Go ahead and argue with the Security Staff, they simply will not let you through and call police, etc. This one move would end the ridiculous pandemonium at US boarding gates. This does not prevent someone trying to bring 4 bags through. Or, the usual self entitled business person with 2 suitcases and a “computer” bag that is simply a stuff suitcase with skinny laptop and 10 tons of supporting paper documents.

    WHO designs the process and physical environment at these airports. Do they not travel ? Have they never gone anywhere and see how others deal with these issues ? UGH

  37. Heres the usual self entitlement

    “I had my standard carry on, biz backpack and a small shopping bag- they refused to allow my shopping bag citing that it was an “FAA violation” to have more than 2 carry ons. I retorted by saying that it wasn’t an extra bag, that I was 1K, and sitting in First Class, but the agent stopped the boarding process and refused to let me board.”

    What does this guy not understand ONE SUITCASE AND ONE PERSONAL ITEM 1+1= 2

    Ooooh, 1K and sitting in first class. Big deal, so all regulations do not apply to you, you self entitled F**K.

    Maybe the airlines should start to deny boarding to trouble makers like this. Take your car, Amtrak or the bus if you need to carry tons of stuff on board.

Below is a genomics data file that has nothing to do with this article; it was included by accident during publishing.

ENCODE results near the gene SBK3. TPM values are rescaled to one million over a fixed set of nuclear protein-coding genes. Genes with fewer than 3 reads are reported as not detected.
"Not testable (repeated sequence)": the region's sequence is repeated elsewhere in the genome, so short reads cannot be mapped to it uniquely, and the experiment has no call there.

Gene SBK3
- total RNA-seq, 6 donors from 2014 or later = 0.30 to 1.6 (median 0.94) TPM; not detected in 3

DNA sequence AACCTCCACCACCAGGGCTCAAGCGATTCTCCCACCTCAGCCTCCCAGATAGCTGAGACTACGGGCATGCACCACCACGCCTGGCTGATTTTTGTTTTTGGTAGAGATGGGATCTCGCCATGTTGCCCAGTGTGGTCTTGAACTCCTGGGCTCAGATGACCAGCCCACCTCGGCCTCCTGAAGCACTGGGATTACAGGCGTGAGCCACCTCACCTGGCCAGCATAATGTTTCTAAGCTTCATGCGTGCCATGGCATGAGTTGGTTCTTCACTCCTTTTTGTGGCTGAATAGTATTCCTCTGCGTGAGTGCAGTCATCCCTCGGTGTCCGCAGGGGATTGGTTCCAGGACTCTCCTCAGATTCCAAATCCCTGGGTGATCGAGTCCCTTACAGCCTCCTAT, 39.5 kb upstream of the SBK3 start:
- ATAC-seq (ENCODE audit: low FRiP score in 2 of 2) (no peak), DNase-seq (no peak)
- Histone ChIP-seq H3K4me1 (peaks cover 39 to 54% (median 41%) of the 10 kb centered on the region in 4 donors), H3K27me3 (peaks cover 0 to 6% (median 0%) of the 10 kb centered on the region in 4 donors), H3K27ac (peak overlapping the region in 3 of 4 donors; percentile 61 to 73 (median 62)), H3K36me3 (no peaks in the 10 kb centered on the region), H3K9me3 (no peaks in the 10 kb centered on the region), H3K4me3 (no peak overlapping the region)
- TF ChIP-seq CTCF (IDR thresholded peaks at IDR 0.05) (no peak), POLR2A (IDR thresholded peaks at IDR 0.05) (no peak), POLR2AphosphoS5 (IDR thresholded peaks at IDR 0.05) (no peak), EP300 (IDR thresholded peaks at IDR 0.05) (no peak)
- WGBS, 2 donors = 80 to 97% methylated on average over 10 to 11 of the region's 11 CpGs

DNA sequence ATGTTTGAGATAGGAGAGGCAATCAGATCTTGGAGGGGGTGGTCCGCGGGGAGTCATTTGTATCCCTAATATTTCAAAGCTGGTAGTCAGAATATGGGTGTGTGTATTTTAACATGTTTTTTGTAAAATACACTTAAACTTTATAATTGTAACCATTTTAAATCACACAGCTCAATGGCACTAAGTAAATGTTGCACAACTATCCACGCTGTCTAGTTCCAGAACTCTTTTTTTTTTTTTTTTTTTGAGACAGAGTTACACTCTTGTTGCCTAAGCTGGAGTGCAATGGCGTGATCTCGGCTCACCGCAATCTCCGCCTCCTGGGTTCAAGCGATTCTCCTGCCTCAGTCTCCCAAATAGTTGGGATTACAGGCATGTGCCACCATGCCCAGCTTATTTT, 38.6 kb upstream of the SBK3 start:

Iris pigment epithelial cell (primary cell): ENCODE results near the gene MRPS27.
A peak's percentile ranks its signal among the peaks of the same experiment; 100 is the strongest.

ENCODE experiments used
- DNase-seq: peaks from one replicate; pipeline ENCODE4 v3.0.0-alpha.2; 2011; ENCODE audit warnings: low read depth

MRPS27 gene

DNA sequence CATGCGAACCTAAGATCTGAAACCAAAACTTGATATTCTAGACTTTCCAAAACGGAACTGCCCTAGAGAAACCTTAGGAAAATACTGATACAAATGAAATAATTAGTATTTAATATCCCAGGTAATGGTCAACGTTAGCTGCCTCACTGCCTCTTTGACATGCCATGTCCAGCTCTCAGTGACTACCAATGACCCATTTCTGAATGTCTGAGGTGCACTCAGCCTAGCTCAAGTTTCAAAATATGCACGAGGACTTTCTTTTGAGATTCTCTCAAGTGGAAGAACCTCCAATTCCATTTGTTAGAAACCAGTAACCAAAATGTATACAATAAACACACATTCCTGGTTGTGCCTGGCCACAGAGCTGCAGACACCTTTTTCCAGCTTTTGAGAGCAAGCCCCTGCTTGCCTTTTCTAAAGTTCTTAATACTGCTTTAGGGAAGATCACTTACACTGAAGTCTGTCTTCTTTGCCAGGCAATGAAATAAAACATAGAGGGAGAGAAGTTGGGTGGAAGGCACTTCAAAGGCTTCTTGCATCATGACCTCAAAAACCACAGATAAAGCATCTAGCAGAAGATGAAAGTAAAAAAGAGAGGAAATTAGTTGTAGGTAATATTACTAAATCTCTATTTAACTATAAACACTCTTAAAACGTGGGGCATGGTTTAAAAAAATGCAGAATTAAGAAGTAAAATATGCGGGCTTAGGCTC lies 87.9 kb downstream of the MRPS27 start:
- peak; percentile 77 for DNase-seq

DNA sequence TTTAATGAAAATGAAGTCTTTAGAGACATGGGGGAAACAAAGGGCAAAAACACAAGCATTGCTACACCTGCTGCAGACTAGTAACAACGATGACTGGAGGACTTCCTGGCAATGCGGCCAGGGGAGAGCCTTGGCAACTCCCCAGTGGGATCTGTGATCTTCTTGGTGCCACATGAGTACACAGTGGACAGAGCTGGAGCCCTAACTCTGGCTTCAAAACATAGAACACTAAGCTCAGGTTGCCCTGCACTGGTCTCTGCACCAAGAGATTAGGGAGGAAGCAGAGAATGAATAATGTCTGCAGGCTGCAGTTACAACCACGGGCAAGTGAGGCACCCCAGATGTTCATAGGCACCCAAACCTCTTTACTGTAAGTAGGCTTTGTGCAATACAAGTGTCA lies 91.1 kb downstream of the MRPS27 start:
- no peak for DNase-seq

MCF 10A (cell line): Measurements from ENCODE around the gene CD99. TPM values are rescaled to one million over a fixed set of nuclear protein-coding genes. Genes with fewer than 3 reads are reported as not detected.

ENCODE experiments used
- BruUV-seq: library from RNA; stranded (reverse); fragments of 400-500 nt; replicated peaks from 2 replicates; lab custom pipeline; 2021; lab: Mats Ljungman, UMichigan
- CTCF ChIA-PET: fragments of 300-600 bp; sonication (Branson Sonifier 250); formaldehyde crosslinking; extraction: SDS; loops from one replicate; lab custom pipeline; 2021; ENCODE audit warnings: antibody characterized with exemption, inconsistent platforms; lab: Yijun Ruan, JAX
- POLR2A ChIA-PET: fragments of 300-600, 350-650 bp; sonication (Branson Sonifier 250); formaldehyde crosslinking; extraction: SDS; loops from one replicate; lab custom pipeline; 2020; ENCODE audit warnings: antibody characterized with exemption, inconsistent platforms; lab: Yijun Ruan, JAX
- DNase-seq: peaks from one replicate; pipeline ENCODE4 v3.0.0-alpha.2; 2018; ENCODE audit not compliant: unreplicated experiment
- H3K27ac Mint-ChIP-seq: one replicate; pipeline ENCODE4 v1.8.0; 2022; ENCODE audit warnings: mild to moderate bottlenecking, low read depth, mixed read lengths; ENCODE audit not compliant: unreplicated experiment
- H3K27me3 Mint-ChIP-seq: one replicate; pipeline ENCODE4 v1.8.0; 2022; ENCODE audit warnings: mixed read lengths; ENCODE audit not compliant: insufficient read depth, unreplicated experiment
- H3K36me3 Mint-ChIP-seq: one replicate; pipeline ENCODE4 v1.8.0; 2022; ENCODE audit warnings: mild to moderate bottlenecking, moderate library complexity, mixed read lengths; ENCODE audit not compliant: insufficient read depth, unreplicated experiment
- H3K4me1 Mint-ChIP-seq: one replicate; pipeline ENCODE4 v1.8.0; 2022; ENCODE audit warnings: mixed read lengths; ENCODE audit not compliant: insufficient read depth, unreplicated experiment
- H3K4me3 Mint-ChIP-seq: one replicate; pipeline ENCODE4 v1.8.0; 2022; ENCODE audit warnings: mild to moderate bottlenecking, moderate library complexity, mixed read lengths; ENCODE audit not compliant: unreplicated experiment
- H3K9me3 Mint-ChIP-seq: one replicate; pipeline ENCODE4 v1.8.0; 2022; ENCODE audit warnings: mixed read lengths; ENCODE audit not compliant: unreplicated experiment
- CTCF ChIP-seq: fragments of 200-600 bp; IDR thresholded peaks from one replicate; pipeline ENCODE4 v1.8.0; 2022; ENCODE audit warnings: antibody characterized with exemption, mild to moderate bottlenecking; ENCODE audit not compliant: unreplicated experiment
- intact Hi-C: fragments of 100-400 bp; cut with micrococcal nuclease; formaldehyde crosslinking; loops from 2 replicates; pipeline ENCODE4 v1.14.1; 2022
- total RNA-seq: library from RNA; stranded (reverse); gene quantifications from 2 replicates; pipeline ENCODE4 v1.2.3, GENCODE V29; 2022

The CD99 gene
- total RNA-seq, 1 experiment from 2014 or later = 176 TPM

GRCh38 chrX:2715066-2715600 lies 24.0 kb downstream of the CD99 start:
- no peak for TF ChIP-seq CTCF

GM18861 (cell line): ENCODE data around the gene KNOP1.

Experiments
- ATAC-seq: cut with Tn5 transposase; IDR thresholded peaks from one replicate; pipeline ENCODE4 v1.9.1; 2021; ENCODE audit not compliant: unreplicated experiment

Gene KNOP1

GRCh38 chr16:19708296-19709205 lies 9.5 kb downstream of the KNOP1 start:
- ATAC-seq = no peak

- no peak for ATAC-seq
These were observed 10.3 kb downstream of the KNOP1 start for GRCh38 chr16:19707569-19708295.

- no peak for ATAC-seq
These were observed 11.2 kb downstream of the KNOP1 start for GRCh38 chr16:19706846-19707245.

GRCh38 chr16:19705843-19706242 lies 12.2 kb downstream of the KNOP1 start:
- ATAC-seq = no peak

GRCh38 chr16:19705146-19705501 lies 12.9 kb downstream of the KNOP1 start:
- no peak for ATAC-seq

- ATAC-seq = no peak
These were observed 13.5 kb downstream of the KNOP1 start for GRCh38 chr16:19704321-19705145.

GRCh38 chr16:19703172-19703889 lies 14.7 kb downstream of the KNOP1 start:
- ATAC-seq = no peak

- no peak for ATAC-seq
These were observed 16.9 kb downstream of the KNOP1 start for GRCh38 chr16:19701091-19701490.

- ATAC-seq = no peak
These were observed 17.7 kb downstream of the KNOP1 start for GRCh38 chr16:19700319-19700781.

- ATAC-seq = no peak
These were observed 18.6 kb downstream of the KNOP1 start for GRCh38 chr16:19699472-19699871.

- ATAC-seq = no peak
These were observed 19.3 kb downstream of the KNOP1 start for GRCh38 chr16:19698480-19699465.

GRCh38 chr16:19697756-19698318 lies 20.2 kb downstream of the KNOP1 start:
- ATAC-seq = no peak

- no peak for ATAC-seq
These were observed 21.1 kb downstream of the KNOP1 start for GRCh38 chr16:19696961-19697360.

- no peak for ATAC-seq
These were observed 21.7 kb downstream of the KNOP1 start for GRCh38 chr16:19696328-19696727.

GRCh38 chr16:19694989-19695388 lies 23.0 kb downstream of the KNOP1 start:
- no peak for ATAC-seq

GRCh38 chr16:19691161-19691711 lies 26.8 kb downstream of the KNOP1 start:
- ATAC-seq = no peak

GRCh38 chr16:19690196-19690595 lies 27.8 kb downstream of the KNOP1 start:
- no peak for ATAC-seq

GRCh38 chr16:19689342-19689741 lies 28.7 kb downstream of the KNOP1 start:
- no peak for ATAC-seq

38. Ben,
    Delta eliminated bag sizers at the gate and ticket counter quite some time ago. Why is it noteworthy that United is now doing the same?

  39. I am disgusted already. 1k and I travel with the same standard carry-on most of my flights and have had to put it in the bag sizer more times than I can count. Gate agents on a power trip are already intolerable and the inconsistency is beyond frustrating. I frequently see passengers with pillows, 3 bags per person, etc. And then please tell me how somebody gets a carryon + 1 when they have a fake service dog that takes up all of their floor space so they end up with 2 bags in the overhead bins???

  40. “But on planet earth, where many United gate agents very much feel they’re in a position of power, and where they love to threaten over the PA that they’ll personally get fined $10,000 every time someone boards with a bag that’s slightly too big, this seems like a really counterproductive move.”